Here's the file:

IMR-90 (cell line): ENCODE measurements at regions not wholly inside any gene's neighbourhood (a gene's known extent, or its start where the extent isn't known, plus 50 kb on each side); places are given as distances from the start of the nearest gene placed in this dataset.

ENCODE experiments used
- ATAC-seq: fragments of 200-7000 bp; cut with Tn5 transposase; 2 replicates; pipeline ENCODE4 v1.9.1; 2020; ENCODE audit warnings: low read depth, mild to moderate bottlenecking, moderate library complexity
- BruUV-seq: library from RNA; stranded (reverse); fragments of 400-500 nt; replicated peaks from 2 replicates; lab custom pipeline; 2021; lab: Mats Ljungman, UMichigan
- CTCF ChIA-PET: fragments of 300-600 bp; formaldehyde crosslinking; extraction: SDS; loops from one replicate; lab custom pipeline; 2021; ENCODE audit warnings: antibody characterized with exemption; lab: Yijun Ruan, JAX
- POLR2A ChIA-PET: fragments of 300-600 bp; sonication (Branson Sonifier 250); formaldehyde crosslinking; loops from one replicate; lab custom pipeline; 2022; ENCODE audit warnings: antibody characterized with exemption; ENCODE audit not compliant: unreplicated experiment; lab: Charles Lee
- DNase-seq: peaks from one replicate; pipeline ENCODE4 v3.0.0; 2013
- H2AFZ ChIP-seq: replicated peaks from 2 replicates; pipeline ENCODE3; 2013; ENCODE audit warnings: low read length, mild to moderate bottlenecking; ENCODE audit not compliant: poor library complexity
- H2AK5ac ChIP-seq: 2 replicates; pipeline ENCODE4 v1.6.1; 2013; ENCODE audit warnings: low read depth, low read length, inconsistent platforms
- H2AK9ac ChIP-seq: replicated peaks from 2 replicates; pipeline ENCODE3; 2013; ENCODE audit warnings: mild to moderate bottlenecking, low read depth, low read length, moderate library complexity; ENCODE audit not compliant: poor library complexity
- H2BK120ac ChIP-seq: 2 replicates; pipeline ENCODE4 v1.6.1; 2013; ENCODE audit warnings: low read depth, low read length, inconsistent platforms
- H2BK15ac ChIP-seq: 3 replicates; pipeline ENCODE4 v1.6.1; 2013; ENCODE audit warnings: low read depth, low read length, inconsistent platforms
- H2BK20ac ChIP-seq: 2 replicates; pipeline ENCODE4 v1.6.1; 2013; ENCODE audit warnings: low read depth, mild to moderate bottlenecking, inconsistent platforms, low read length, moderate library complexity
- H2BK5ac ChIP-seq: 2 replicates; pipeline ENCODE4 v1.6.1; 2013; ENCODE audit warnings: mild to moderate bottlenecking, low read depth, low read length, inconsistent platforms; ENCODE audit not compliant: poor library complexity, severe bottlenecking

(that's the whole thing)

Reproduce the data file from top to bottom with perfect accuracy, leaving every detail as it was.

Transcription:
IMR-90 (cell line): ENCODE measurements at regions not wholly inside any gene's neighbourhood (a gene's known extent, or its start where the extent isn't known, plus 50 kb on each side); places are given as distances from the start of the nearest gene placed in this dataset.

ENCODE experiments used
- ATAC-seq: fragments of 200-7000 bp; cut with Tn5 transposase; 2 replicates; pipeline ENCODE4 v1.9.1; 2020; ENCODE audit warnings: low read depth, mild to moderate bottlenecking, moderate library complexity
- BruUV-seq: library from RNA; stranded (reverse); fragments of 400-500 nt; replicated peaks from 2 replicates; lab custom pipeline; 2021; lab: Mats Ljungman, UMichigan
- CTCF ChIA-PET: fragments of 300-600 bp; formaldehyde crosslinking; extraction: SDS; loops from one replicate; lab custom pipeline; 2021; ENCODE audit warnings: antibody characterized with exemption; lab: Yijun Ruan, JAX
- POLR2A ChIA-PET: fragments of 300-600 bp; sonication (Branson Sonifier 250); formaldehyde crosslinking; loops from one replicate; lab custom pipeline; 2022; ENCODE audit warnings: antibody characterized with exemption; ENCODE audit not compliant: unreplicated experiment; lab: Charles Lee
- DNase-seq: peaks from one replicate; pipeline ENCODE4 v3.0.0; 2013
- H2AFZ ChIP-seq: replicated peaks from 2 replicates; pipeline ENCODE3; 2013; ENCODE audit warnings: low read length, mild to moderate bottlenecking; ENCODE audit not compliant: poor library complexity
- H2AK5ac ChIP-seq: 2 replicates; pipeline ENCODE4 v1.6.1; 2013; ENCODE audit warnings: low read depth, low read length, inconsistent platforms
- H2AK9ac ChIP-seq: replicated peaks from 2 replicates; pipeline ENCODE3; 2013; ENCODE audit warnings: mild to moderate bottlenecking, low read depth, low read length, moderate library complexity; ENCODE audit not compliant: poor library complexity
- H2BK120ac ChIP-seq: 2 replicates; pipeline ENCODE4 v1.6.1; 2013; ENCODE audit warnings: low read depth, low read length, inconsistent platforms
- H2BK15ac ChIP-seq: 3 replicates; pipeline ENCODE4 v1.6.1; 2013; ENCODE audit warnings: low read depth, low read length, inconsistent platforms
- H2BK20ac ChIP-seq: 2 replicates; pipeline ENCODE4 v1.6.1; 2013; ENCODE audit warnings: low read depth, mild to moderate bottlenecking, inconsistent platforms, low read length, moderate library complexity
- H2BK5ac ChIP-seq: 2 replicates; pipeline ENCODE4 v1.6.1; 2013; ENCODE audit warnings: mild to moderate bottlenecking, low read depth, low read length, inconsistent platforms; ENCODE audit not compliant: poor library complexity, severe bottlenecking